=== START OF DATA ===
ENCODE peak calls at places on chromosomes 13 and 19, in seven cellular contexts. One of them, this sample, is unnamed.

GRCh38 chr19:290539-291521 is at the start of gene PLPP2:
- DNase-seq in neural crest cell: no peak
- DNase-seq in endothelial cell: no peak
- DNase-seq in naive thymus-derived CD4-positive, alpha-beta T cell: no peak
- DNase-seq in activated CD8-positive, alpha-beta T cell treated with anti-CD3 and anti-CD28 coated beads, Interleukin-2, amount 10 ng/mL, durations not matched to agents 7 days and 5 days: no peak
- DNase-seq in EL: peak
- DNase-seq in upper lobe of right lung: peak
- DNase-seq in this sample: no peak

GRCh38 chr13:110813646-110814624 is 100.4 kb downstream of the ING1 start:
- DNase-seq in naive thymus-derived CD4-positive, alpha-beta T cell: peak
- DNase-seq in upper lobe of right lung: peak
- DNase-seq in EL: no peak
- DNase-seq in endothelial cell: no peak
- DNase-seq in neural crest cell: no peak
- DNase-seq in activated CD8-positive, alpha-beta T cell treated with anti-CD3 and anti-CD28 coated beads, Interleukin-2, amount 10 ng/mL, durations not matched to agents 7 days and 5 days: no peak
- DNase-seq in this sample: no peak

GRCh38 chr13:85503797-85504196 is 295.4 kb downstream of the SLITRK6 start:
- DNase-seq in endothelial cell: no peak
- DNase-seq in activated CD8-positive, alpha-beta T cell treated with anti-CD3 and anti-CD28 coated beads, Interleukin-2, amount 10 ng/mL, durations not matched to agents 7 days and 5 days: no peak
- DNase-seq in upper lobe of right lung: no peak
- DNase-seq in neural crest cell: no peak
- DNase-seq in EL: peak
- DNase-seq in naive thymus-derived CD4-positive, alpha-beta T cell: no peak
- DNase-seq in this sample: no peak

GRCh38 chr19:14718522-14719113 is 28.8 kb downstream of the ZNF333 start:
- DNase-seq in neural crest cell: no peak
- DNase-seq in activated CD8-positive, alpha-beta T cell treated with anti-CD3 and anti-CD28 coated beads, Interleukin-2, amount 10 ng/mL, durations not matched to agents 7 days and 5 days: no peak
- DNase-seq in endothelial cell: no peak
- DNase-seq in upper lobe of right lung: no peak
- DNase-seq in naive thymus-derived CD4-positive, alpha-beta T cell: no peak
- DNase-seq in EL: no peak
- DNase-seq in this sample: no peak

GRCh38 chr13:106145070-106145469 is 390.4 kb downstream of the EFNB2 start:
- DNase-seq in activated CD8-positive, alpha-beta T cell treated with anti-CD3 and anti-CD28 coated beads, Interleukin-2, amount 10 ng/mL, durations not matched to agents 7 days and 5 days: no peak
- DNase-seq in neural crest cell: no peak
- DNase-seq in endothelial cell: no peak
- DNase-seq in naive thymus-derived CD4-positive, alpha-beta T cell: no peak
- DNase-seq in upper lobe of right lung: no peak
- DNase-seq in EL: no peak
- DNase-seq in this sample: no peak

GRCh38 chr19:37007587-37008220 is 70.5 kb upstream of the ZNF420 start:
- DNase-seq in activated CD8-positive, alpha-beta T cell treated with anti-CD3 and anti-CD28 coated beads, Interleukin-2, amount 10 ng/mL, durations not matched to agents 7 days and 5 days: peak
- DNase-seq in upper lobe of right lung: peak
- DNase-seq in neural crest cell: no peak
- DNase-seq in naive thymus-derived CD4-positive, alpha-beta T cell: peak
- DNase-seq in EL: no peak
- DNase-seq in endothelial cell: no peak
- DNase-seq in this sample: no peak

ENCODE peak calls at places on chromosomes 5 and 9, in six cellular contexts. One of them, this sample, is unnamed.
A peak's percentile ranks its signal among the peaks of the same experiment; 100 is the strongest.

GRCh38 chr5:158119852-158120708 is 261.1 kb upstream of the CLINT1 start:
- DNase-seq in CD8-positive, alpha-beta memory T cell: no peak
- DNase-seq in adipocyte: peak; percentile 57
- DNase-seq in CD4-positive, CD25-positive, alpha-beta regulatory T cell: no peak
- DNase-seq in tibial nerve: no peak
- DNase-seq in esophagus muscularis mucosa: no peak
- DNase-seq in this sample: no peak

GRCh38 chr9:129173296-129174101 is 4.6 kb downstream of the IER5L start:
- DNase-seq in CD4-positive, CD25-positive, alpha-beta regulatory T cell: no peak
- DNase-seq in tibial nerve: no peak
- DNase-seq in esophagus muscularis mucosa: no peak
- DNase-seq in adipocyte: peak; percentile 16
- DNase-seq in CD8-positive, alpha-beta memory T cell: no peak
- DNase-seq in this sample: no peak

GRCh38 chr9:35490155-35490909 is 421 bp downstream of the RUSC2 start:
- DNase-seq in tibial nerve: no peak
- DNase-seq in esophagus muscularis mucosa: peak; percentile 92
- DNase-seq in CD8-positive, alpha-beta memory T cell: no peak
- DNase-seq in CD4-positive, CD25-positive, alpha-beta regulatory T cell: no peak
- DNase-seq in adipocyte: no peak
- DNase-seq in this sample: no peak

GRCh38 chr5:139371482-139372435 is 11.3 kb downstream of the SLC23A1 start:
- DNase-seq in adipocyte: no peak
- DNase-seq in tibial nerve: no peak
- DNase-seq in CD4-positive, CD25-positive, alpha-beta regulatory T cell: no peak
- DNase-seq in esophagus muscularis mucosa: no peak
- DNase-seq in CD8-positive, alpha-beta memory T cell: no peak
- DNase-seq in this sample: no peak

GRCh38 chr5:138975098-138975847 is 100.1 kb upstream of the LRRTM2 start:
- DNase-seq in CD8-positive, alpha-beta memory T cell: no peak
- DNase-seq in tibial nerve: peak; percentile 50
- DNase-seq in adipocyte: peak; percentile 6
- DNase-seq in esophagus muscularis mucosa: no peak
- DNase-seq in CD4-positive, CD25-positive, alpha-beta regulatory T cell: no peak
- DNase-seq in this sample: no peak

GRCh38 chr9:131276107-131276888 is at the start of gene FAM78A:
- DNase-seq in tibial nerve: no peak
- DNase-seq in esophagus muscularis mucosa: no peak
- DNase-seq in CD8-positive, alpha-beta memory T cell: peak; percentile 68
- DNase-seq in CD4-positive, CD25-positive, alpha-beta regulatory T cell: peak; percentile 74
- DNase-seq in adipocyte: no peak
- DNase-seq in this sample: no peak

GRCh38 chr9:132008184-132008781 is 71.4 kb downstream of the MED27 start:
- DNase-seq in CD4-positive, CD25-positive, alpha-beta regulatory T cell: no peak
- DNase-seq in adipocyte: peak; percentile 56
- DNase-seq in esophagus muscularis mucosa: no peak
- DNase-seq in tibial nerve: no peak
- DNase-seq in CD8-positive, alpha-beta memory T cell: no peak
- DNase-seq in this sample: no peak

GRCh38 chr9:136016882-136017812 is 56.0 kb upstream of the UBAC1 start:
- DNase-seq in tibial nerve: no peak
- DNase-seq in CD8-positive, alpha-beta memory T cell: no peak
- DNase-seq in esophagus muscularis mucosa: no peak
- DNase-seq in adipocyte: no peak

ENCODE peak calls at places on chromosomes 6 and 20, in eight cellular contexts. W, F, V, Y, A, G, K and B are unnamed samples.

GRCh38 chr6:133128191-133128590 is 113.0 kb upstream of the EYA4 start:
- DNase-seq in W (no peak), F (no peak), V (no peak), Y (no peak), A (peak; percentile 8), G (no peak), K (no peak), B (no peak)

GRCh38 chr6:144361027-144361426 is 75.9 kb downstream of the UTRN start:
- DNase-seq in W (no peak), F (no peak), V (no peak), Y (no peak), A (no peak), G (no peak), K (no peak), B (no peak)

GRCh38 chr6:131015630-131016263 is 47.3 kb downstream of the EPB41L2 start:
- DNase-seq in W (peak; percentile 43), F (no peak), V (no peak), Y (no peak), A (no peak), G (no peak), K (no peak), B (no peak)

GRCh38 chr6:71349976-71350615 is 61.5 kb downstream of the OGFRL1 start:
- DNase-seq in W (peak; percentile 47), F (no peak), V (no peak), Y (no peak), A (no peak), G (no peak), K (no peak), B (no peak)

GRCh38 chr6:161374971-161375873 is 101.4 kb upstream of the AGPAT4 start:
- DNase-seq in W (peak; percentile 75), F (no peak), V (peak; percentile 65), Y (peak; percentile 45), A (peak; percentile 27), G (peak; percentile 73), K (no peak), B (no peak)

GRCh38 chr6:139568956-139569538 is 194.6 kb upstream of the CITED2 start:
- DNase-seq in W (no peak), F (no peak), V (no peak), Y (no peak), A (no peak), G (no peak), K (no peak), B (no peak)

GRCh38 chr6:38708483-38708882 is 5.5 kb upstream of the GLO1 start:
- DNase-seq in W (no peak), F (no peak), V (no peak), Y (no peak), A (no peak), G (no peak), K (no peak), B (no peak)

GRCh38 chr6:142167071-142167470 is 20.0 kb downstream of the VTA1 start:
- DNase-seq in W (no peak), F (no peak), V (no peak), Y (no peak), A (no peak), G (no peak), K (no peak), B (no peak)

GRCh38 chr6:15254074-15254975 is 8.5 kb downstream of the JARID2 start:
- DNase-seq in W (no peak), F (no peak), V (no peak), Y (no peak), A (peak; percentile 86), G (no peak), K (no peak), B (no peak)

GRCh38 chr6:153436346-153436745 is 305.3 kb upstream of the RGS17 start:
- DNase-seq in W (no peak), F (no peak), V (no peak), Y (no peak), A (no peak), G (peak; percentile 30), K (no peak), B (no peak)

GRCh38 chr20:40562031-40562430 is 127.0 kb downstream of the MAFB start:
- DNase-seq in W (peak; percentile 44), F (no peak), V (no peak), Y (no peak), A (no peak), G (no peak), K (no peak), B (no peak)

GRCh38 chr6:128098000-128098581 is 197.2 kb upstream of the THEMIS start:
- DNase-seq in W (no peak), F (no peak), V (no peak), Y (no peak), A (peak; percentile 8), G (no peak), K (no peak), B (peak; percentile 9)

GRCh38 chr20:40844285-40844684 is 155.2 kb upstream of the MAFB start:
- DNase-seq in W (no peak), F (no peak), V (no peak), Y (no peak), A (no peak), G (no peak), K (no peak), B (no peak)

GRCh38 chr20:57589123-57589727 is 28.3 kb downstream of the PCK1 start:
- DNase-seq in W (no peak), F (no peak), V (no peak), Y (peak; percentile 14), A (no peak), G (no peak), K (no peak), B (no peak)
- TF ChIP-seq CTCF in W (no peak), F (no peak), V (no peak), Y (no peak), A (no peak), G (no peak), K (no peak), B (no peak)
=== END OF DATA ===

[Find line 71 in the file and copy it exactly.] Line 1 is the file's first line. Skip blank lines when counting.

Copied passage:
- DNase-seq in adipocyte: no peak